Now that summer has settled in, I’m getting a taste of what my post-teaching writing day will be like. I’ve had these “tastes” every summer, of course, but I never really paid that much attention before, because I always knew that I’d be going back to the classroom the next year, and the year after that. That’s changed now. This is my last summer break. So I’m trying to be aware of what works and what doesn’t, so I have some dos and don’ts for the future.
One thing that makes me uneasy is that I’m not sitting at my desk and writing for eight hours every day. Isn’t that what real writers do? Can I justify not working at a “real” job if I’m not working full-time at writing?
So I’ve been keeping busy in other ways, including catching up on my reading. I’ve finally gotten around to a book that I’ve heard about for a while, Roy Peter Clark’s Writing Tools: 50 Essential Strategies for Every Writer. Some of his tips are tried and true, some I’ve already tried and didn’t find useful, and a surprising number were strategies I hadn’t seen before (surprising because I read LOTS of books of this type, subscribe to The Writer, attend conferences, etc.). Many of these look good enough that I'm going to try them.
One really struck a chord, not as something to try, but as validation of something I already do: “TOOL 41: Turn procrastination into rehearsal. Plan and write it first in your head.” Clark talks about the self-doubt that comes when we stare out the window—or make a Starbucks run or obsessively check email or whatever—when we feel we should be writing. But instead of the usual tip about how to force yourself to buckle down, Clark says, “What would happen if we viewed this period of delay not as something destructive, but as something constructive, even necessary? What if we found a new name for procrastination? What if we called it rehearsal? . . . We all rehearse, and that includes writers. Our problem is that we call it procrastination or writer’s block.”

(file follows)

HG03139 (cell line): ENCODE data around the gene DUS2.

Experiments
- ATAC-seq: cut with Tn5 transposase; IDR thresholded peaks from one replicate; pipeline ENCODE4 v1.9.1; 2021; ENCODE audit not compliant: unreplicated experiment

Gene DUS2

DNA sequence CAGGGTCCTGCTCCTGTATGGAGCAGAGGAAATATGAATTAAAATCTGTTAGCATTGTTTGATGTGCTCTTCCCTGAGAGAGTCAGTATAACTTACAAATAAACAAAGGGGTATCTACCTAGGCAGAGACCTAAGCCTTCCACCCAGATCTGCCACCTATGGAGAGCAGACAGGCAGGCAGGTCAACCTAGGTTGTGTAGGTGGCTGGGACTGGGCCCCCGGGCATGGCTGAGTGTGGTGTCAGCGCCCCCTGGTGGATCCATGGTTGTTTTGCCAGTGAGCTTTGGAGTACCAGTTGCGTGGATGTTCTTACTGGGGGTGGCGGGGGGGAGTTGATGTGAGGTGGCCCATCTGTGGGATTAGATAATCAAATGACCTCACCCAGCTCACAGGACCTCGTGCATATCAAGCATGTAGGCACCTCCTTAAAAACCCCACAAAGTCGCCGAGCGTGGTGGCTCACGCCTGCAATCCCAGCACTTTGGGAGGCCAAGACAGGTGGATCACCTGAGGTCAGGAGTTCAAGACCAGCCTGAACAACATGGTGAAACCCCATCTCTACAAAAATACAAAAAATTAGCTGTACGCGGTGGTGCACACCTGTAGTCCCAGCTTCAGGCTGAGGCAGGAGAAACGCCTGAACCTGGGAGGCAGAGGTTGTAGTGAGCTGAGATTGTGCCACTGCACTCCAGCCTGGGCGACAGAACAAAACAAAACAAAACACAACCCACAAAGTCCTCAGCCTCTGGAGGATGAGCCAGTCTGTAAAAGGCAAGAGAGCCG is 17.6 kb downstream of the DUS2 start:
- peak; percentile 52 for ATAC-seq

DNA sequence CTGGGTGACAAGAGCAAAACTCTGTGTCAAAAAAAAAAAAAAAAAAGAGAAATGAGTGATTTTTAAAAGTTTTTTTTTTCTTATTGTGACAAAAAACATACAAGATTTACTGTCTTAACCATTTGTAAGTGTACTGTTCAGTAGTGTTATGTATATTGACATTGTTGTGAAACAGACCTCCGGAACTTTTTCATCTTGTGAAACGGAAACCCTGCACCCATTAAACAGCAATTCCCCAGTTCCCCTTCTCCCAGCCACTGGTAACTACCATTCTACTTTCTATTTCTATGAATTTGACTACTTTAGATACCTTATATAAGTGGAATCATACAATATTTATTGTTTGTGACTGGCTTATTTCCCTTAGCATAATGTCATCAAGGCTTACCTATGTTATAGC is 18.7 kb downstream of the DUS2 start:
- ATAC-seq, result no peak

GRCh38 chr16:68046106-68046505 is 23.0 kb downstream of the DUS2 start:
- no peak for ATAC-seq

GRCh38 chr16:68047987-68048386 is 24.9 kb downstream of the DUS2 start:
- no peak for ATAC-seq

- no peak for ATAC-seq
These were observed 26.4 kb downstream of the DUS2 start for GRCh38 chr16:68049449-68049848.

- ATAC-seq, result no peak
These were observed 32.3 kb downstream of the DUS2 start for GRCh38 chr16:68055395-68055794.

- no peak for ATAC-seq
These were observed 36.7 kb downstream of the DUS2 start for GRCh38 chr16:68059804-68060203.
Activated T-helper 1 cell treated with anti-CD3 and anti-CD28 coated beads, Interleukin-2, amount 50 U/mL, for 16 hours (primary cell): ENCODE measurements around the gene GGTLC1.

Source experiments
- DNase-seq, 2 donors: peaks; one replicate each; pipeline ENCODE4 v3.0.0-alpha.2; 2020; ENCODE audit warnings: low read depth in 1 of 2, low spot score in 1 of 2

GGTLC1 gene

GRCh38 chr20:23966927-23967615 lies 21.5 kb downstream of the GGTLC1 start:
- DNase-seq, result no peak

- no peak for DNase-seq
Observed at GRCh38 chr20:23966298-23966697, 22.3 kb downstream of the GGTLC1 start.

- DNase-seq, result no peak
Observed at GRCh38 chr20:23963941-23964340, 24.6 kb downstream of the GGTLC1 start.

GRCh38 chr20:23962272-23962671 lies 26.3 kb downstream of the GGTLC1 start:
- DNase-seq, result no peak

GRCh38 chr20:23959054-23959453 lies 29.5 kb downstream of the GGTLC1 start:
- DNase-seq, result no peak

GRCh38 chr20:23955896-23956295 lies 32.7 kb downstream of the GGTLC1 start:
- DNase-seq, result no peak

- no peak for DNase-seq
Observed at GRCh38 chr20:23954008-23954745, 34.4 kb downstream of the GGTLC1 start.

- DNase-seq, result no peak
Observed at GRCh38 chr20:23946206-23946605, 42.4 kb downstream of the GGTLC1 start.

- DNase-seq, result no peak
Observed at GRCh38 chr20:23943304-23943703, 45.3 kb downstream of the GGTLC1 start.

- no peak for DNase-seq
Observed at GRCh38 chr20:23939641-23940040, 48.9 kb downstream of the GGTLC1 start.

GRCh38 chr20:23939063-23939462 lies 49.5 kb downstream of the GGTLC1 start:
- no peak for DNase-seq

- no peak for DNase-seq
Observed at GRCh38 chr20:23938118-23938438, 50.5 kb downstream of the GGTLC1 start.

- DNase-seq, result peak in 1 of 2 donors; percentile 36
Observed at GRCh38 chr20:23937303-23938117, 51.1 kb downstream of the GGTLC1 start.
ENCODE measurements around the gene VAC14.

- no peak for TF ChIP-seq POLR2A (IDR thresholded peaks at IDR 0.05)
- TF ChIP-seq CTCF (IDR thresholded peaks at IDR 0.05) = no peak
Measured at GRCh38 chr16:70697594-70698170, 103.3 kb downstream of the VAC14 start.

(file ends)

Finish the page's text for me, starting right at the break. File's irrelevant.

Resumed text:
I’ve always known that I get a lot of writing done when it looks like all I’m doing is working on a sudoku puzzle or walking the dog or checking my Amazon numbers. But somehow I feel guilty if I’m not seeing letters appear on the screen in front of me, as though what I’m doing is, as Clark says, destructive.
I feel better about it now and will embrace those times as constructive instead. When someone comes into my study while I’m playing Spider Solitaire and asks what I’m doing, I’ll say loftily, “I’m rehearsing. What are you doing?”